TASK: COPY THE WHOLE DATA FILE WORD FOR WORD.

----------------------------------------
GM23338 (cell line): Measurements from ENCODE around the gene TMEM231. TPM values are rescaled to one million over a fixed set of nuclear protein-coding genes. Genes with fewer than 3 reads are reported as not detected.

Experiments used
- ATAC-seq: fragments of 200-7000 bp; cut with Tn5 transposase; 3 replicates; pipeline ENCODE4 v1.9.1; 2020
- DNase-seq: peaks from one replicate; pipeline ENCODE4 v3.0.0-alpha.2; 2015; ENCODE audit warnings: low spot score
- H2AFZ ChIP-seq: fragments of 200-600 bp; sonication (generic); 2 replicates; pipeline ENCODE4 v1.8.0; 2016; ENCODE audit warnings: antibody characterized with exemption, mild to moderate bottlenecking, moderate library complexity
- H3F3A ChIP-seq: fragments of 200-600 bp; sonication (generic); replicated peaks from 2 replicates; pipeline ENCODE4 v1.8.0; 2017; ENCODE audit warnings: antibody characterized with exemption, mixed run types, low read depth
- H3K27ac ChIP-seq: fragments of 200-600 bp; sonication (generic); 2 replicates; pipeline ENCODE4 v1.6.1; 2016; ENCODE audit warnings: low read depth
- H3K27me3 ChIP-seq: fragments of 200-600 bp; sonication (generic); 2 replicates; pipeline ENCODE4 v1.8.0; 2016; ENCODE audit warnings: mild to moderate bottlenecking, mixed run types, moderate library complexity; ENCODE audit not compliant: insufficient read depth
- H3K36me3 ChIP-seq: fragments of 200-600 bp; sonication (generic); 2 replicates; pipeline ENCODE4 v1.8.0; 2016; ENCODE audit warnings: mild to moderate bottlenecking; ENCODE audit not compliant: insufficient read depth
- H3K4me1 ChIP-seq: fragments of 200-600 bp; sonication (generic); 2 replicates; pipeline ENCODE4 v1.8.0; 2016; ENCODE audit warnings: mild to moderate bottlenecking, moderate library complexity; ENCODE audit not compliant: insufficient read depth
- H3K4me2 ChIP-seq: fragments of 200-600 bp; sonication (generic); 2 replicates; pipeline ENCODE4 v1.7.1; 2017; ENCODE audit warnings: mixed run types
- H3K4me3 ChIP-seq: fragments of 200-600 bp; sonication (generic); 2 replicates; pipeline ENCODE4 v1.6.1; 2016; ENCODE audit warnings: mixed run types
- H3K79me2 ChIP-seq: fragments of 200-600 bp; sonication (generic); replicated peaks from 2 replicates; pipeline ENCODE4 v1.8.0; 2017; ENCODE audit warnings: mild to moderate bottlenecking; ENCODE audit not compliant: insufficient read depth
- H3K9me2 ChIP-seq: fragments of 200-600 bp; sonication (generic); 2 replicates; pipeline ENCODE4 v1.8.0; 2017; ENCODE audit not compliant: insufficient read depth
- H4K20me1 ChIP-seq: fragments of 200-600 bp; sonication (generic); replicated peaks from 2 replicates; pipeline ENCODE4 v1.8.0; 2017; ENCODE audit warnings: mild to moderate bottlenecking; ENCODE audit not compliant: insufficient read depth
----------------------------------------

GM23338 (cell line): Measurements from ENCODE around the gene TMEM231. TPM values are rescaled to one million over a fixed set of nuclear protein-coding genes. Genes with fewer than 3 reads are reported as not detected.

Experiments used
- ATAC-seq: fragments of 200-7000 bp; cut with Tn5 transposase; 3 replicates; pipeline ENCODE4 v1.9.1; 2020
- DNase-seq: peaks from one replicate; pipeline ENCODE4 v3.0.0-alpha.2; 2015; ENCODE audit warnings: low spot score
- H2AFZ ChIP-seq: fragments of 200-600 bp; sonication (generic); 2 replicates; pipeline ENCODE4 v1.8.0; 2016; ENCODE audit warnings: antibody characterized with exemption, mild to moderate bottlenecking, moderate library complexity
- H3F3A ChIP-seq: fragments of 200-600 bp; sonication (generic); replicated peaks from 2 replicates; pipeline ENCODE4 v1.8.0; 2017; ENCODE audit warnings: antibody characterized with exemption, mixed run types, low read depth
- H3K27ac ChIP-seq: fragments of 200-600 bp; sonication (generic); 2 replicates; pipeline ENCODE4 v1.6.1; 2016; ENCODE audit warnings: low read depth
- H3K27me3 ChIP-seq: fragments of 200-600 bp; sonication (generic); 2 replicates; pipeline ENCODE4 v1.8.0; 2016; ENCODE audit warnings: mild to moderate bottlenecking, mixed run types, moderate library complexity; ENCODE audit not compliant: insufficient read depth
- H3K36me3 ChIP-seq: fragments of 200-600 bp; sonication (generic); 2 replicates; pipeline ENCODE4 v1.8.0; 2016; ENCODE audit warnings: mild to moderate bottlenecking; ENCODE audit not compliant: insufficient read depth
- H3K4me1 ChIP-seq: fragments of 200-600 bp; sonication (generic); 2 replicates; pipeline ENCODE4 v1.8.0; 2016; ENCODE audit warnings: mild to moderate bottlenecking, moderate library complexity; ENCODE audit not compliant: insufficient read depth
- H3K4me2 ChIP-seq: fragments of 200-600 bp; sonication (generic); 2 replicates; pipeline ENCODE4 v1.7.1; 2017; ENCODE audit warnings: mixed run types
- H3K4me3 ChIP-seq: fragments of 200-600 bp; sonication (generic); 2 replicates; pipeline ENCODE4 v1.6.1; 2016; ENCODE audit warnings: mixed run types
- H3K79me2 ChIP-seq: fragments of 200-600 bp; sonication (generic); replicated peaks from 2 replicates; pipeline ENCODE4 v1.8.0; 2017; ENCODE audit warnings: mild to moderate bottlenecking; ENCODE audit not compliant: insufficient read depth
- H3K9me2 ChIP-seq: fragments of 200-600 bp; sonication (generic); 2 replicates; pipeline ENCODE4 v1.8.0; 2017; ENCODE audit not compliant: insufficient read depth
- H4K20me1 ChIP-seq: fragments of 200-600 bp; sonication (generic); replicated peaks from 2 replicates; pipeline ENCODE4 v1.8.0; 2017; ENCODE audit warnings: mild to moderate bottlenecking; ENCODE audit not compliant: insufficient read depth